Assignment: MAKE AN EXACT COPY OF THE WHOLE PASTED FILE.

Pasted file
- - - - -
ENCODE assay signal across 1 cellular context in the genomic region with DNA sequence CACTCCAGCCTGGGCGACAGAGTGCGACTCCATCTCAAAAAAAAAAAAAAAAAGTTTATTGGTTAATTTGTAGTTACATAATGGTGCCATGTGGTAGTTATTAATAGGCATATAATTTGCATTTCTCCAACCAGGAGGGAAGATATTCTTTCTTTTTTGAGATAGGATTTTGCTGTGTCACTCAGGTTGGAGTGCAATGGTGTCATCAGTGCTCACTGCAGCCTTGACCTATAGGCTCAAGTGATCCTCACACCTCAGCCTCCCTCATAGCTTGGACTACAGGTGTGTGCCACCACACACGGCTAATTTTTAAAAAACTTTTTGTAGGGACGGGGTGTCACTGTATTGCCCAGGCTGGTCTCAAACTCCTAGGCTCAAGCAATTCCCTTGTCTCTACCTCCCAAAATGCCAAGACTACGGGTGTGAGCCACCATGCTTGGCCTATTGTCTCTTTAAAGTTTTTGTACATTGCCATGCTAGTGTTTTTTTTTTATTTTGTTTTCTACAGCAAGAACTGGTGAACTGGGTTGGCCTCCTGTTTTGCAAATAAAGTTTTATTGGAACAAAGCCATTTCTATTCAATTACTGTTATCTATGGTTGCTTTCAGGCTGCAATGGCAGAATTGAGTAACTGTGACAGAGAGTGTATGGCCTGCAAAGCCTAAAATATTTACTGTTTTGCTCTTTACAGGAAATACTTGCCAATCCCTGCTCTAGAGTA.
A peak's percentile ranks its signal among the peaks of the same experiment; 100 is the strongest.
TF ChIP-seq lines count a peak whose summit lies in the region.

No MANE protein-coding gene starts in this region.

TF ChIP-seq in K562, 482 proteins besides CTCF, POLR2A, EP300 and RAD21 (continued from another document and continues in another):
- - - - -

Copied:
ENCODE assay signal across 1 cellular context in the genomic region with DNA sequence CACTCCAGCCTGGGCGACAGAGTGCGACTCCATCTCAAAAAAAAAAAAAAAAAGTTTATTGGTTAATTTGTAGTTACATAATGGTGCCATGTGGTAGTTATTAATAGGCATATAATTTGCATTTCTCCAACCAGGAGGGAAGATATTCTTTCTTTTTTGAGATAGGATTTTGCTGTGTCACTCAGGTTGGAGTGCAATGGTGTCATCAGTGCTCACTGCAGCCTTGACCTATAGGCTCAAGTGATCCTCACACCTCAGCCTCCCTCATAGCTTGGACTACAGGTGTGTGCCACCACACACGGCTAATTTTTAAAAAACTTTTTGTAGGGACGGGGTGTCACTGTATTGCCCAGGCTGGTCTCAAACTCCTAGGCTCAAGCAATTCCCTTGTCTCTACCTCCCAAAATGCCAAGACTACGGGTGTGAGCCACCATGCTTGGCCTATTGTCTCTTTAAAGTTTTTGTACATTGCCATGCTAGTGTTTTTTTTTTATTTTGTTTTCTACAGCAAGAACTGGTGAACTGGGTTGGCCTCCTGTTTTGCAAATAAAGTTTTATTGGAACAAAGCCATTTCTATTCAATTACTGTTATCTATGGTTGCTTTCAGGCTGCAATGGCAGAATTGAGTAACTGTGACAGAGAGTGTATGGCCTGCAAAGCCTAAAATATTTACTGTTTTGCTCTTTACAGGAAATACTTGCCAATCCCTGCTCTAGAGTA.
A peak's percentile ranks its signal among the peaks of the same experiment; 100 is the strongest.
TF ChIP-seq lines count a peak whose summit lies in the region.

No MANE protein-coding gene starts in this region.

TF ChIP-seq in K562, 482 proteins besides CTCF, POLR2A, EP300 and RAD21 (continued from another document and continues in another):